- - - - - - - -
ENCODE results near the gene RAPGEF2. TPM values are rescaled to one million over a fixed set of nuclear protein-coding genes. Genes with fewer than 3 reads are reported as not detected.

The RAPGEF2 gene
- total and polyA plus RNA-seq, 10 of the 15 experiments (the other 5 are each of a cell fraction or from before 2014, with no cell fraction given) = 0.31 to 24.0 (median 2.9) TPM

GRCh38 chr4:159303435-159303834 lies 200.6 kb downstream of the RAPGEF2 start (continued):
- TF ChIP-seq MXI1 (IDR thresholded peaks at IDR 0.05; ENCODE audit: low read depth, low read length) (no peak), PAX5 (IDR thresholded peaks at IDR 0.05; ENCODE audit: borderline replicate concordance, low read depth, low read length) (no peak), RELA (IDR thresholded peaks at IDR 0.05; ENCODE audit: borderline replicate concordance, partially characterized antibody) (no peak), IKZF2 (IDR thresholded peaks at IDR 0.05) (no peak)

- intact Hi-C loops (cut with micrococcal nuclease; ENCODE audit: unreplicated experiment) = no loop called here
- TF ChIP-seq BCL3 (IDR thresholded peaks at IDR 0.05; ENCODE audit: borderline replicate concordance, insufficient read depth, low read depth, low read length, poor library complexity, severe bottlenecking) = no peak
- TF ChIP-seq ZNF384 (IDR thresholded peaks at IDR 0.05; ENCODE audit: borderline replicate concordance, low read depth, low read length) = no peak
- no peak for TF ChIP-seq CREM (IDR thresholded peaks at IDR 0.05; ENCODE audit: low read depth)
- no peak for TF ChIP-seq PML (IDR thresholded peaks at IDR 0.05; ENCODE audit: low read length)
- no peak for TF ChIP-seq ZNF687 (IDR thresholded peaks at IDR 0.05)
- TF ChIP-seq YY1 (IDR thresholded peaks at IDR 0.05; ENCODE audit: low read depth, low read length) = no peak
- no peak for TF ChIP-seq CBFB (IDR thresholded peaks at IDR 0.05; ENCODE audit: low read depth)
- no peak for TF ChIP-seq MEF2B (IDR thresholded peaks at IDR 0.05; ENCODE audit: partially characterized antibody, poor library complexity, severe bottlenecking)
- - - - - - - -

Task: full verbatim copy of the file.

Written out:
ENCODE results near the gene RAPGEF2. TPM values are rescaled to one million over a fixed set of nuclear protein-coding genes. Genes with fewer than 3 reads are reported as not detected.

The RAPGEF2 gene
- total and polyA plus RNA-seq, 10 of the 15 experiments (the other 5 are each of a cell fraction or from before 2014, with no cell fraction given) = 0.31 to 24.0 (median 2.9) TPM

GRCh38 chr4:159303435-159303834 lies 200.6 kb downstream of the RAPGEF2 start (continued):
- TF ChIP-seq MXI1 (IDR thresholded peaks at IDR 0.05; ENCODE audit: low read depth, low read length) (no peak), PAX5 (IDR thresholded peaks at IDR 0.05; ENCODE audit: borderline replicate concordance, low read depth, low read length) (no peak), RELA (IDR thresholded peaks at IDR 0.05; ENCODE audit: borderline replicate concordance, partially characterized antibody) (no peak), IKZF2 (IDR thresholded peaks at IDR 0.05) (no peak)

- intact Hi-C loops (cut with micrococcal nuclease; ENCODE audit: unreplicated experiment) = no loop called here
- TF ChIP-seq BCL3 (IDR thresholded peaks at IDR 0.05; ENCODE audit: borderline replicate concordance, insufficient read depth, low read depth, low read length, poor library complexity, severe bottlenecking) = no peak
- TF ChIP-seq ZNF384 (IDR thresholded peaks at IDR 0.05; ENCODE audit: borderline replicate concordance, low read depth, low read length) = no peak
- no peak for TF ChIP-seq CREM (IDR thresholded peaks at IDR 0.05; ENCODE audit: low read depth)
- no peak for TF ChIP-seq PML (IDR thresholded peaks at IDR 0.05; ENCODE audit: low read length)
- no peak for TF ChIP-seq ZNF687 (IDR thresholded peaks at IDR 0.05)
- TF ChIP-seq YY1 (IDR thresholded peaks at IDR 0.05; ENCODE audit: low read depth, low read length) = no peak
- no peak for TF ChIP-seq CBFB (IDR thresholded peaks at IDR 0.05; ENCODE audit: low read depth)
- no peak for TF ChIP-seq MEF2B (IDR thresholded peaks at IDR 0.05; ENCODE audit: partially characterized antibody, poor library complexity, severe bottlenecking)